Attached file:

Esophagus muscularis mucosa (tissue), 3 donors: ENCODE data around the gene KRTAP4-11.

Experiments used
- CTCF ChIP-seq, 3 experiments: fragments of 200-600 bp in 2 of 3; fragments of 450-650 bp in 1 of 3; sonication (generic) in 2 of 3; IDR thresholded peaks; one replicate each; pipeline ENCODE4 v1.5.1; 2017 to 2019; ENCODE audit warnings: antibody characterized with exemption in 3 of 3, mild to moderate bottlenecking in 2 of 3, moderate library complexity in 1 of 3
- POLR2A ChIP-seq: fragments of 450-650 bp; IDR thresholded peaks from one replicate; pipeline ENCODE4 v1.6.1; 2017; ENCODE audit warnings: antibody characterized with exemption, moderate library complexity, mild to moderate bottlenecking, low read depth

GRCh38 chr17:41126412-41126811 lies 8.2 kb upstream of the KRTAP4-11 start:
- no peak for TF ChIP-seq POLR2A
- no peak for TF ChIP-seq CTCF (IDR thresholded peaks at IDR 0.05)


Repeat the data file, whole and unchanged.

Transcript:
Esophagus muscularis mucosa (tissue), 3 donors: ENCODE data around the gene KRTAP4-11.

Experiments used
- CTCF ChIP-seq, 3 experiments: fragments of 200-600 bp in 2 of 3; fragments of 450-650 bp in 1 of 3; sonication (generic) in 2 of 3; IDR thresholded peaks; one replicate each; pipeline ENCODE4 v1.5.1; 2017 to 2019; ENCODE audit warnings: antibody characterized with exemption in 3 of 3, mild to moderate bottlenecking in 2 of 3, moderate library complexity in 1 of 3
- POLR2A ChIP-seq: fragments of 450-650 bp; IDR thresholded peaks from one replicate; pipeline ENCODE4 v1.6.1; 2017; ENCODE audit warnings: antibody characterized with exemption, moderate library complexity, mild to moderate bottlenecking, low read depth

GRCh38 chr17:41126412-41126811 lies 8.2 kb upstream of the KRTAP4-11 start:
- no peak for TF ChIP-seq POLR2A
- no peak for TF ChIP-seq CTCF (IDR thresholded peaks at IDR 0.05)